how to raise successful children

How to Raise Successful Children

Julie Lythcott-Haims A former dean of freshmen at Stanford, and the author of “How to Raise an Adult,” has built a career on encouraging parents to take a more hands-off approach, favoring tough love instead of protecting kids from the big, scary world.

Here are some of the ways she’s outlined for how to get there.

Be authoritative, not authoritarian

There are three widely accepted styles of parenting, according to developmental psychologists: authoritarian, permissive, and authoritative. The first two are no good. Authoritarian parents rule with an iron fist, which can fill kids with self-doubt and hurt their psyches. On the other extreme permissive parents become their child’s friend and fail to establish healthy boundaries. Authoritative parents are the ideal. They show love and affection but still enforce rules and set high expectations for their kids. Kids more often emerge with high self-esteems and strong identities.

Make them do their chores

An 80-year study called the Harvard Grant Study has found the single biggest predictor of a person’s success is whether they did chores as a child. If kids aren’t doing the dishes, it definitely means someone else is doing that for them. And so they’re absolved of not only the work, but of learning that work has to be done and that each one of us must contribute for good of the whole family. Chores inculcate in kids the attitude that life is about teamwork and cooperation, and that a clean, tidy home doesn’t just happen by magic.

Let your kids forget their homework

Part of giving your child extra space is affording them the room to fail. Lythcott-Haims gives the example of a parent who discovers their child left his homework at home. Some parents might have the instinct to rush the assignments to school, lest the child get a bad grade. But she says parents should use the opportunity to teach their kids the importance of responsibility and staying organized. Dad and mom won’t always be there to save the day.

Encourage kids to take risks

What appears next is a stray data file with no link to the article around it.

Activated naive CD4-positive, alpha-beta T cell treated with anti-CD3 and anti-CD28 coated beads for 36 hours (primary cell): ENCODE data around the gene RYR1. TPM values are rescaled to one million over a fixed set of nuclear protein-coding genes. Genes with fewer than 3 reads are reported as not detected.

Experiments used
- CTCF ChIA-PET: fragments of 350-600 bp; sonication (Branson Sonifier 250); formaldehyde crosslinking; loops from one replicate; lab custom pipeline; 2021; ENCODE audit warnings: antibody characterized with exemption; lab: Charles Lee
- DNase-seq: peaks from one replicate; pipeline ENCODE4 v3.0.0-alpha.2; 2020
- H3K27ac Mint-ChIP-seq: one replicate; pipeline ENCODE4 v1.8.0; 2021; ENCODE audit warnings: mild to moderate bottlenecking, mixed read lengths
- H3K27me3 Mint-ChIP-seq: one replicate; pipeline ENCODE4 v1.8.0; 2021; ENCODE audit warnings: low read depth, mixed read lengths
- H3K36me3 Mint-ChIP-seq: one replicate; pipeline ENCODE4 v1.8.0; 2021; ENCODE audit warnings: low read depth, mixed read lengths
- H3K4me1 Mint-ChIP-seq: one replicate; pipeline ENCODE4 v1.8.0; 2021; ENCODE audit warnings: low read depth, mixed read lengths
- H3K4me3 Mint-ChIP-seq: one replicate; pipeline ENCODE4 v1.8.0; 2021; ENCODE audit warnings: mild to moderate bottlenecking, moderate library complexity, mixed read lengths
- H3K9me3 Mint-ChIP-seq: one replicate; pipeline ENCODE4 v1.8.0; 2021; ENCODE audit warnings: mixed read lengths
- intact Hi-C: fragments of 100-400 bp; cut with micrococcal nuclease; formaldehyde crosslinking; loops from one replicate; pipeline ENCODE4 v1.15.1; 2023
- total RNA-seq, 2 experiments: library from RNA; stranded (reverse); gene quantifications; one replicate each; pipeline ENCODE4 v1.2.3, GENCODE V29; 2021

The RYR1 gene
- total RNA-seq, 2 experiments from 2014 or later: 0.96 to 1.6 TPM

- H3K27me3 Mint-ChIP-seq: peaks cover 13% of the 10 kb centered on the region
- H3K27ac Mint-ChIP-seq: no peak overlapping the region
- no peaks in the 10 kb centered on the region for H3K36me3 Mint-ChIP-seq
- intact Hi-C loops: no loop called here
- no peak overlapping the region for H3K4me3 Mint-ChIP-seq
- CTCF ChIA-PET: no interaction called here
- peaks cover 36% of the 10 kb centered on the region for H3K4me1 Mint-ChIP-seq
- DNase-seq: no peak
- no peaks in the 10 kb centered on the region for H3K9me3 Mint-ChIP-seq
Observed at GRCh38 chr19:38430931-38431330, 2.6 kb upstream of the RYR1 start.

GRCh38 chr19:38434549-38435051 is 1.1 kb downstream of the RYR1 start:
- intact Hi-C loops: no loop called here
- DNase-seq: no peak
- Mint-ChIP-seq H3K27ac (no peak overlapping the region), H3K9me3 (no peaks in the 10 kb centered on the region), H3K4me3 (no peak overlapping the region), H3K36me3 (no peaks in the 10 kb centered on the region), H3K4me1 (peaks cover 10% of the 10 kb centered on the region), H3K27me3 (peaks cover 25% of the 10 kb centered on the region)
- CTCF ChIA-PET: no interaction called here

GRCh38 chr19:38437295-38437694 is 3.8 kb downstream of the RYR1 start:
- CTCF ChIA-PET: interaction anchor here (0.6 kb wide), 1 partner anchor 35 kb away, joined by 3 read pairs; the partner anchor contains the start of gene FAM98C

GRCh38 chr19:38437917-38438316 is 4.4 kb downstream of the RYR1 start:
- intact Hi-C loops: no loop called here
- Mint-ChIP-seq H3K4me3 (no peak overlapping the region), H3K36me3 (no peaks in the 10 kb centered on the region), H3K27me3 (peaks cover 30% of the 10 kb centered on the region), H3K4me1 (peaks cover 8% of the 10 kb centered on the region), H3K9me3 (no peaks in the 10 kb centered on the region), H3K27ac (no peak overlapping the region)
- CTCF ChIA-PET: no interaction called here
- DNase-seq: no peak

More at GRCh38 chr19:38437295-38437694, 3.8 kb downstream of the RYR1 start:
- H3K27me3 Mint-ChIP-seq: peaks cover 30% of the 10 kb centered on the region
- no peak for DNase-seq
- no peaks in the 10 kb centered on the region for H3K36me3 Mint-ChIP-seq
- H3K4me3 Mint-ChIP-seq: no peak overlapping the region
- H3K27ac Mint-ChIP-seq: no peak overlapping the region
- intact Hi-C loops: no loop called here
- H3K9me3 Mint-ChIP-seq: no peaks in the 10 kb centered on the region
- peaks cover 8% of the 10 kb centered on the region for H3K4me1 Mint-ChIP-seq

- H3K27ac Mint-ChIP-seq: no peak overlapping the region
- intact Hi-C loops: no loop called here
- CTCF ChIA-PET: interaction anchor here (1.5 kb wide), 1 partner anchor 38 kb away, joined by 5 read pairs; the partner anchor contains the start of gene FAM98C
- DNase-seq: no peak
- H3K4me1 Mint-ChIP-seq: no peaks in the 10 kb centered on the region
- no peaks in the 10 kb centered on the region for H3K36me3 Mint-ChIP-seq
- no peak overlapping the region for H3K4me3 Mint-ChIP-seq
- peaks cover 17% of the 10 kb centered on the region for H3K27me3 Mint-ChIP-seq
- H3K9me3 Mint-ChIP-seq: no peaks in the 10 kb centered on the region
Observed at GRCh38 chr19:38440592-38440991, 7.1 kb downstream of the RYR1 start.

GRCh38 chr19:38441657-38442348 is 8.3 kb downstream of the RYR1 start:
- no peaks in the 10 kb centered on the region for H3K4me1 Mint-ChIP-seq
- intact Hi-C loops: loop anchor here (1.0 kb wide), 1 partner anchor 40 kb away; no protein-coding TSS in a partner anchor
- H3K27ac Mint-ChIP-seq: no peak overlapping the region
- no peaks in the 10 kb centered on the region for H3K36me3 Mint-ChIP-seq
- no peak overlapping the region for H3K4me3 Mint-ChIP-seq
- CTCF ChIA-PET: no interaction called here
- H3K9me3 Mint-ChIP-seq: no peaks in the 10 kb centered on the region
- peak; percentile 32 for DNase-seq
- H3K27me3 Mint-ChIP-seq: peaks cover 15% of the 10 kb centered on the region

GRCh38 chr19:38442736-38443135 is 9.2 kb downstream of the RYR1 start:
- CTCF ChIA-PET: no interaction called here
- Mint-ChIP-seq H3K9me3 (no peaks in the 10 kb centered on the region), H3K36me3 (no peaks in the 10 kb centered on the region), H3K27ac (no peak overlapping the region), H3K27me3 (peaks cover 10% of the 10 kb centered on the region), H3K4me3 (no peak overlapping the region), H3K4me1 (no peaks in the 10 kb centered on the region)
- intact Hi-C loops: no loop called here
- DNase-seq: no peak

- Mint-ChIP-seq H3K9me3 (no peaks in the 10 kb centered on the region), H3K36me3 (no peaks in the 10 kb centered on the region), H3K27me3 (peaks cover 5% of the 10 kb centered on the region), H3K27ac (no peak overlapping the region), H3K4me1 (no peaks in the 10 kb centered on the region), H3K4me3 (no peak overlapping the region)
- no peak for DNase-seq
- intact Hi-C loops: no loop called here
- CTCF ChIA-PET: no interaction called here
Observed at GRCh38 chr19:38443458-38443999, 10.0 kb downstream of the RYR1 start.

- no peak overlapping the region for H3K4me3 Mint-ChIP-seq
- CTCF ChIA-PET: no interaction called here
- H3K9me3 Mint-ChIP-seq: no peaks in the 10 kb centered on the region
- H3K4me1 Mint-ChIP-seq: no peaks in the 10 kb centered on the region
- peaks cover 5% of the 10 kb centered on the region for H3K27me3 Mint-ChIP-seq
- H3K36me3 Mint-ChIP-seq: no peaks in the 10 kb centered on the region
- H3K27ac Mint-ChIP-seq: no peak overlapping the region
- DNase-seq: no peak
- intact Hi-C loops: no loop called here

Being able to fail more broadly is essentially what it means to take risks. All kids should feel comfortable taking risks by the time they are eighteen. Otherwise, they may never fully appreciate how much they can get out of life by leaving their comfort zone.

“Our kids must be able to do all of these things without resorting to calling a parent on the phone,” she wrote. “If they’re calling us to ask how, they do not have the life skill.”

Help your kids develop a sense of direction

Capable adults know how to navigate their surroundings. If they’re outside their immediate neighborhood, they at least should know how to use road signs and negotiate in traffic to get where they want to go. We drive or accompany our children everywhere, even when a bus, their bicycle, or their own feet could get them there, Thus, kids don’t know the route for getting from here to there. Parents of successful kids recognize that a healthy sense of direction can (literally) take you far in life.

Prepare them for a world of assignments and deadlines

It’s assumed that parents will handle their kids’ sport practices, meal times and birthday parties. We remind kids when their homework is due and when to do it — sometimes helping them do it, sometimes doing it for them. Thus, kids don’t know how to prioritize tasks, manage workload, or meet deadlines, without regular reminders. By age eighteen, however, these responsibilities must shift to the child. Knowing how to fit people into your schedule and manage their expectations based on your own plans is a crucial skill of adulthood.

Teach them how to earn and manage money

In addition to managing schedules, adults also have the responsibility of managing their finances. Even if kids don’t have jobs yet, it’s worth parents instilling in kids a sense of fiscal savviness.

It’s the old chestnut of teaching kids the value of a dollar. But it’s also teaching them the value of having a dollar saved up, invested, or spent on essential items — all stemming from having a boss “who doesn’t inherently love them.”